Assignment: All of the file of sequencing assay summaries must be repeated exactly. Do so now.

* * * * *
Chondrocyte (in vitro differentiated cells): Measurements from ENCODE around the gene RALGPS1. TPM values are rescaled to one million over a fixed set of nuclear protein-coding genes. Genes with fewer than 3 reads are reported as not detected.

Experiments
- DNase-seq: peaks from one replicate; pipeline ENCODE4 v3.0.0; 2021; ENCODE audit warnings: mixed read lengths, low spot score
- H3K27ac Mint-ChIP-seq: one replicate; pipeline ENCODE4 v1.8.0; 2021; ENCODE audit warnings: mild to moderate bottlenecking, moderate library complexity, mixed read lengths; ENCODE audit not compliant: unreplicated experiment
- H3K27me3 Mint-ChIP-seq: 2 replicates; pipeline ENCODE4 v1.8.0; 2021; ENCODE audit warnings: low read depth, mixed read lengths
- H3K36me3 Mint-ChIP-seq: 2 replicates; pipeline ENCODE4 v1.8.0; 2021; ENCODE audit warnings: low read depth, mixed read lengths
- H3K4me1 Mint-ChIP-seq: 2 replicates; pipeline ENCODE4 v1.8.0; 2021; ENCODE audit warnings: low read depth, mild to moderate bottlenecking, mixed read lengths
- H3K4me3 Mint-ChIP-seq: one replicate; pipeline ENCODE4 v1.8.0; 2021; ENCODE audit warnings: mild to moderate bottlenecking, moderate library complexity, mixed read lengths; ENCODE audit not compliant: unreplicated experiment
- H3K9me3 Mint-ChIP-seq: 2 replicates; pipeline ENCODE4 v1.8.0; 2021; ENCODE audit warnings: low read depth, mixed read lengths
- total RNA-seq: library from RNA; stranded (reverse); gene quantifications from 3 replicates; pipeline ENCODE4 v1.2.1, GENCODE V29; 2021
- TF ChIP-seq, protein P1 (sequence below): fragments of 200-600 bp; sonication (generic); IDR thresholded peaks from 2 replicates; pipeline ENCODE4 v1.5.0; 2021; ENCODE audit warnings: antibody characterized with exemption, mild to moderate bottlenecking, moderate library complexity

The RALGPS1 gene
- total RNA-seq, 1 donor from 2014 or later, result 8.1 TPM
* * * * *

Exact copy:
Chondrocyte (in vitro differentiated cells): Measurements from ENCODE around the gene RALGPS1. TPM values are rescaled to one million over a fixed set of nuclear protein-coding genes. Genes with fewer than 3 reads are reported as not detected.

Experiments
- DNase-seq: peaks from one replicate; pipeline ENCODE4 v3.0.0; 2021; ENCODE audit warnings: mixed read lengths, low spot score
- H3K27ac Mint-ChIP-seq: one replicate; pipeline ENCODE4 v1.8.0; 2021; ENCODE audit warnings: mild to moderate bottlenecking, moderate library complexity, mixed read lengths; ENCODE audit not compliant: unreplicated experiment
- H3K27me3 Mint-ChIP-seq: 2 replicates; pipeline ENCODE4 v1.8.0; 2021; ENCODE audit warnings: low read depth, mixed read lengths
- H3K36me3 Mint-ChIP-seq: 2 replicates; pipeline ENCODE4 v1.8.0; 2021; ENCODE audit warnings: low read depth, mixed read lengths
- H3K4me1 Mint-ChIP-seq: 2 replicates; pipeline ENCODE4 v1.8.0; 2021; ENCODE audit warnings: low read depth, mild to moderate bottlenecking, mixed read lengths
- H3K4me3 Mint-ChIP-seq: one replicate; pipeline ENCODE4 v1.8.0; 2021; ENCODE audit warnings: mild to moderate bottlenecking, moderate library complexity, mixed read lengths; ENCODE audit not compliant: unreplicated experiment
- H3K9me3 Mint-ChIP-seq: 2 replicates; pipeline ENCODE4 v1.8.0; 2021; ENCODE audit warnings: low read depth, mixed read lengths
- total RNA-seq: library from RNA; stranded (reverse); gene quantifications from 3 replicates; pipeline ENCODE4 v1.2.1, GENCODE V29; 2021
- TF ChIP-seq, protein P1 (sequence below): fragments of 200-600 bp; sonication (generic); IDR thresholded peaks from 2 replicates; pipeline ENCODE4 v1.5.0; 2021; ENCODE audit warnings: antibody characterized with exemption, mild to moderate bottlenecking, moderate library complexity

The RALGPS1 gene
- total RNA-seq, 1 donor from 2014 or later, result 8.1 TPM